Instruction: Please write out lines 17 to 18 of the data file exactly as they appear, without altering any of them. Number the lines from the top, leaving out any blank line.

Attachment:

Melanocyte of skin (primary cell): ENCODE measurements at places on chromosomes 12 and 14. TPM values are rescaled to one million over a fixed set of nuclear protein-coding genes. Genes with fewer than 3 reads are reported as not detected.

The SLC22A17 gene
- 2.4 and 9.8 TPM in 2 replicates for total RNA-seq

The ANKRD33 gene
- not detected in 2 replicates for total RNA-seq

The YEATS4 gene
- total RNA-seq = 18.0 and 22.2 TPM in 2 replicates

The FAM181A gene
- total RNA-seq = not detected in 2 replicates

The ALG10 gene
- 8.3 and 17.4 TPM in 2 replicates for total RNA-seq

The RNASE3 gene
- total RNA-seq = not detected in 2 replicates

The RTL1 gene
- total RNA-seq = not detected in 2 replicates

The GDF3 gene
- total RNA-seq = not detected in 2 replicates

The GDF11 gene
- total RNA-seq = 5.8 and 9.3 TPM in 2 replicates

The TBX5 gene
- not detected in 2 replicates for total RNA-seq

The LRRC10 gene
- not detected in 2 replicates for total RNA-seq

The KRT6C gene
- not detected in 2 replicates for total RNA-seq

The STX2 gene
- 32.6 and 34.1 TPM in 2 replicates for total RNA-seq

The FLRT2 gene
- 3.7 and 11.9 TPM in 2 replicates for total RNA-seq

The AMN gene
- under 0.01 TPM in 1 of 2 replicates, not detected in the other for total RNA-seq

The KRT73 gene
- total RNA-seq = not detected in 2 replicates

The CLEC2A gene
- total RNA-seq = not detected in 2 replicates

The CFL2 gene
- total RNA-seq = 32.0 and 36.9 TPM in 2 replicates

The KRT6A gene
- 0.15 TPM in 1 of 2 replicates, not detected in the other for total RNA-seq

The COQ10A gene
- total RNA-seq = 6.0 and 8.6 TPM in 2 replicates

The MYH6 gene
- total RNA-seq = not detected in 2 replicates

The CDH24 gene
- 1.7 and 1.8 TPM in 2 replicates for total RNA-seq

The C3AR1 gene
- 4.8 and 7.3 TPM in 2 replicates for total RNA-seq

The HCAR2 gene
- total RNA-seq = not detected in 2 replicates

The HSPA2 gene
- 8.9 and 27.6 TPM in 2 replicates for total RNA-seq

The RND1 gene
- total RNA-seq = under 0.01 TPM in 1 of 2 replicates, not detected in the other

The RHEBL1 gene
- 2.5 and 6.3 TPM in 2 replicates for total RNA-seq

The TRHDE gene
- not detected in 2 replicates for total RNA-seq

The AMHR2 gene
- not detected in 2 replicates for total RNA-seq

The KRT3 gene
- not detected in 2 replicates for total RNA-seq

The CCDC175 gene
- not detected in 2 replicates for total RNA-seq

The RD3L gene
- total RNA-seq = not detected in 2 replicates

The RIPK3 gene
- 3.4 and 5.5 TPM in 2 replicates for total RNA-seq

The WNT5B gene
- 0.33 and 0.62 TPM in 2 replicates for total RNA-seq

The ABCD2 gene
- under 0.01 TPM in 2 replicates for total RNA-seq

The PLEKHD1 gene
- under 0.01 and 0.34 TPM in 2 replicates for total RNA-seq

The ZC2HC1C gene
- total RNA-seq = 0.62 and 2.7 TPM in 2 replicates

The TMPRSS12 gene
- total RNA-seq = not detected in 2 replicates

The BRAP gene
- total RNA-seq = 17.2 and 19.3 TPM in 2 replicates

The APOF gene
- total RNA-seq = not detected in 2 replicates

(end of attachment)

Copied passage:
- total RNA-seq = not detected in 2 replicates

The GDF11 gene